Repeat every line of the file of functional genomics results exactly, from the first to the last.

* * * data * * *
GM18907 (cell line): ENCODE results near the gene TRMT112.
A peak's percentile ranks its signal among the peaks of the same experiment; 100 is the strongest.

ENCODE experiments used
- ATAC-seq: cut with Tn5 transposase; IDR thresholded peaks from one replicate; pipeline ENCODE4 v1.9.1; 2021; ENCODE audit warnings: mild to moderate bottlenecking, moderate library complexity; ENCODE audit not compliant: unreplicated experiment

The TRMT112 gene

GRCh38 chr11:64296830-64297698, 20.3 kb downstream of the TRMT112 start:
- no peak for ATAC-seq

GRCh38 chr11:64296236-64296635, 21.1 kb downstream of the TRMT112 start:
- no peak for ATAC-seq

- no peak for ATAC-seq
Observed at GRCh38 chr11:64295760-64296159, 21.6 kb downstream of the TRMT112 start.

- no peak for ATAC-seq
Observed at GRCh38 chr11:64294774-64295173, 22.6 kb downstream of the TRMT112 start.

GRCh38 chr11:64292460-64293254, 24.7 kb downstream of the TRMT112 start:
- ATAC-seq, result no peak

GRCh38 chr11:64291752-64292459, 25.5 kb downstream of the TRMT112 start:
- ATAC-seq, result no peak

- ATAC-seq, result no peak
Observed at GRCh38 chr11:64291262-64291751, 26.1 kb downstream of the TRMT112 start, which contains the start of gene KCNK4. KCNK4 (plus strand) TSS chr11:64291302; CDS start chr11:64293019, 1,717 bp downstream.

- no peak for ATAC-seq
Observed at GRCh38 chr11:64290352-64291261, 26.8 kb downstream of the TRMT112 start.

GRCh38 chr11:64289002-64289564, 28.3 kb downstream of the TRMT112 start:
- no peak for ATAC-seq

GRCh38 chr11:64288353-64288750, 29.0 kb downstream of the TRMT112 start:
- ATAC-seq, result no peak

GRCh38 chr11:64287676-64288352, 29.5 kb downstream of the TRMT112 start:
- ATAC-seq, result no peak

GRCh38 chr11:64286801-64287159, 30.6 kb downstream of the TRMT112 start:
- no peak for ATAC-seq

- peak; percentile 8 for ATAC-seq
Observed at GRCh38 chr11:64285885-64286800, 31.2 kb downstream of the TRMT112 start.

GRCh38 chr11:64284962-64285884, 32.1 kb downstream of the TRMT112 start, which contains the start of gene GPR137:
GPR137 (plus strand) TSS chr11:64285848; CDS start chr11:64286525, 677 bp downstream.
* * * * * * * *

GM18907 (cell line): ENCODE results near the gene TRMT112.
A peak's percentile ranks its signal among the peaks of the same experiment; 100 is the strongest.

ENCODE experiments used
- ATAC-seq: cut with Tn5 transposase; IDR thresholded peaks from one replicate; pipeline ENCODE4 v1.9.1; 2021; ENCODE audit warnings: mild to moderate bottlenecking, moderate library complexity; ENCODE audit not compliant: unreplicated experiment

The TRMT112 gene

GRCh38 chr11:64296830-64297698, 20.3 kb downstream of the TRMT112 start:
- no peak for ATAC-seq

GRCh38 chr11:64296236-64296635, 21.1 kb downstream of the TRMT112 start:
- no peak for ATAC-seq

- no peak for ATAC-seq
Observed at GRCh38 chr11:64295760-64296159, 21.6 kb downstream of the TRMT112 start.

- no peak for ATAC-seq
Observed at GRCh38 chr11:64294774-64295173, 22.6 kb downstream of the TRMT112 start.

GRCh38 chr11:64292460-64293254, 24.7 kb downstream of the TRMT112 start:
- ATAC-seq, result no peak

GRCh38 chr11:64291752-64292459, 25.5 kb downstream of the TRMT112 start:
- ATAC-seq, result no peak

- ATAC-seq, result no peak
Observed at GRCh38 chr11:64291262-64291751, 26.1 kb downstream of the TRMT112 start, which contains the start of gene KCNK4. KCNK4 (plus strand) TSS chr11:64291302; CDS start chr11:64293019, 1,717 bp downstream.

- no peak for ATAC-seq
Observed at GRCh38 chr11:64290352-64291261, 26.8 kb downstream of the TRMT112 start.

GRCh38 chr11:64289002-64289564, 28.3 kb downstream of the TRMT112 start:
- no peak for ATAC-seq

GRCh38 chr11:64288353-64288750, 29.0 kb downstream of the TRMT112 start:
- ATAC-seq, result no peak

GRCh38 chr11:64287676-64288352, 29.5 kb downstream of the TRMT112 start:
- ATAC-seq, result no peak

GRCh38 chr11:64286801-64287159, 30.6 kb downstream of the TRMT112 start:
- no peak for ATAC-seq

- peak; percentile 8 for ATAC-seq
Observed at GRCh38 chr11:64285885-64286800, 31.2 kb downstream of the TRMT112 start.

GRCh38 chr11:64284962-64285884, 32.1 kb downstream of the TRMT112 start, which contains the start of gene GPR137:
GPR137 (plus strand) TSS chr11:64285848; CDS start chr11:64286525, 677 bp downstream.